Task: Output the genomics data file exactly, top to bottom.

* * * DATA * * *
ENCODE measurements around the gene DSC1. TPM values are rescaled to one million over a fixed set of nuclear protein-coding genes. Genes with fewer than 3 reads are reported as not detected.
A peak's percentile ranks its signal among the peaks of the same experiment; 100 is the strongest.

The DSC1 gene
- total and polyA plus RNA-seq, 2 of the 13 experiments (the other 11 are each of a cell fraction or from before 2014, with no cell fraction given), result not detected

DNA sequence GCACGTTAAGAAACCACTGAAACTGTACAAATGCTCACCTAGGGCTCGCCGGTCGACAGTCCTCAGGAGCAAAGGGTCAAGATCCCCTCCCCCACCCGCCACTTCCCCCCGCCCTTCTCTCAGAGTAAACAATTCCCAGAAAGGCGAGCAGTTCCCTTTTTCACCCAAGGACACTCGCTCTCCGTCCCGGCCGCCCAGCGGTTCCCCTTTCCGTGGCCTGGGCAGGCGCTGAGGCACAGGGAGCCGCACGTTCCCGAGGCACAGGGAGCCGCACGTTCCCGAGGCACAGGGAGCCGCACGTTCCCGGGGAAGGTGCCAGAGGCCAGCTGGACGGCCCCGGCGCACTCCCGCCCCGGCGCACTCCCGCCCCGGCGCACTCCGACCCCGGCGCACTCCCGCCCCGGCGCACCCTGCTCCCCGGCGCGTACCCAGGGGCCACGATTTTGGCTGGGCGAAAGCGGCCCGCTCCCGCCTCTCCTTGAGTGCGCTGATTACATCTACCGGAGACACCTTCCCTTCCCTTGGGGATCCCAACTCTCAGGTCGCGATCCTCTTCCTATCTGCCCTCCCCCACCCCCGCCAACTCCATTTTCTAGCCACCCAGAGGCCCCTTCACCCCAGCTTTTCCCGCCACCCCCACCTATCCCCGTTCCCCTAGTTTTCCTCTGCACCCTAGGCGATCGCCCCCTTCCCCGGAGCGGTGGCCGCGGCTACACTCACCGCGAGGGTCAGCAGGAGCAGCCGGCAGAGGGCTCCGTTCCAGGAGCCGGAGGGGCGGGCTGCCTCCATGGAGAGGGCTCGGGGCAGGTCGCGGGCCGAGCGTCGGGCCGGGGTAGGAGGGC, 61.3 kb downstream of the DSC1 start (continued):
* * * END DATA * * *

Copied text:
ENCODE measurements around the gene DSC1. TPM values are rescaled to one million over a fixed set of nuclear protein-coding genes. Genes with fewer than 3 reads are reported as not detected.
A peak's percentile ranks its signal among the peaks of the same experiment; 100 is the strongest.

The DSC1 gene
- total and polyA plus RNA-seq, 2 of the 13 experiments (the other 11 are each of a cell fraction or from before 2014, with no cell fraction given), result not detected

DNA sequence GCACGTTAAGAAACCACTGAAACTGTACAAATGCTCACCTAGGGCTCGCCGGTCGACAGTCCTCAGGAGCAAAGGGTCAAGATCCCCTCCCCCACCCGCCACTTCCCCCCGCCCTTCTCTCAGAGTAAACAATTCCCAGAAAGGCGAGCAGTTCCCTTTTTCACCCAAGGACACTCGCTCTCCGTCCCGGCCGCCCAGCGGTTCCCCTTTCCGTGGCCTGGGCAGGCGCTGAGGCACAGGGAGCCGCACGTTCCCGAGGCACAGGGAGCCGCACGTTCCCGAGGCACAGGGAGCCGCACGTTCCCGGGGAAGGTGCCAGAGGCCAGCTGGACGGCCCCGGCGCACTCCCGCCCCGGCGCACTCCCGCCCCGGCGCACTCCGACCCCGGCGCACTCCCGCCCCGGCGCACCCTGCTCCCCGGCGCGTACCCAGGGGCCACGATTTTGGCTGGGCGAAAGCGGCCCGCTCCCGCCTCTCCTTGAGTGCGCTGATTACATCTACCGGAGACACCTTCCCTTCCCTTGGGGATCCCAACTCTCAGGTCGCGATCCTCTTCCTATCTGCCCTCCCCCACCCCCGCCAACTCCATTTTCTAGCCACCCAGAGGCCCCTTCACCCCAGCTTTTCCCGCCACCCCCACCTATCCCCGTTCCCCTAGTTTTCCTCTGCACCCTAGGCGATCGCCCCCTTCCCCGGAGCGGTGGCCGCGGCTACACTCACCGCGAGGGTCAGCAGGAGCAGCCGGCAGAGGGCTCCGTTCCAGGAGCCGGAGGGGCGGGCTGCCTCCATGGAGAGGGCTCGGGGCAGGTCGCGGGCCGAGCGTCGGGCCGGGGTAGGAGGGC, 61.3 kb downstream of the DSC1 start (continued):